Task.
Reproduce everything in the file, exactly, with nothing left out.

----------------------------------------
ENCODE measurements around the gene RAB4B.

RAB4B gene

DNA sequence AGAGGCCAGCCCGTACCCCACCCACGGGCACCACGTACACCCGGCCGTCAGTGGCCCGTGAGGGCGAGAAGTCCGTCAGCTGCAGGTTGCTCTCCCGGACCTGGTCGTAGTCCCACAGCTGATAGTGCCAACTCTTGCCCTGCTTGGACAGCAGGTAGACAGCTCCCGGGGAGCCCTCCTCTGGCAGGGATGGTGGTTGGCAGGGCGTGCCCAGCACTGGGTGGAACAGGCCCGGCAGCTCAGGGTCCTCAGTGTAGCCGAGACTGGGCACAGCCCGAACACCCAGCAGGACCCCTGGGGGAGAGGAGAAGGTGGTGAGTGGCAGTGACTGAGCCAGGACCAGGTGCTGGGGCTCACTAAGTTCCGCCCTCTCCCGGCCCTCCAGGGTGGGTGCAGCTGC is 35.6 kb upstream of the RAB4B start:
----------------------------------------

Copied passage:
ENCODE measurements around the gene RAB4B.

RAB4B gene

DNA sequence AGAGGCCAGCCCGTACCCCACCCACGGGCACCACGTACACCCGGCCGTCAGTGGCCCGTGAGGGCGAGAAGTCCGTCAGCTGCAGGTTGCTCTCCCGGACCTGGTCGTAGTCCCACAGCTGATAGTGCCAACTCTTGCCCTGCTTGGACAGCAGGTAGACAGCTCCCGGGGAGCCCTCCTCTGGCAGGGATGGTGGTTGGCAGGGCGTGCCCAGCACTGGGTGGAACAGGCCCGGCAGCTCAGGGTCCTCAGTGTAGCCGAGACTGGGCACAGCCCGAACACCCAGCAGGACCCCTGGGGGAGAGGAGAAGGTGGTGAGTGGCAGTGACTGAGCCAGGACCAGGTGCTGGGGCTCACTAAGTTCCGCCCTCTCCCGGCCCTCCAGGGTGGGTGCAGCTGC is 35.6 kb upstream of the RAB4B start: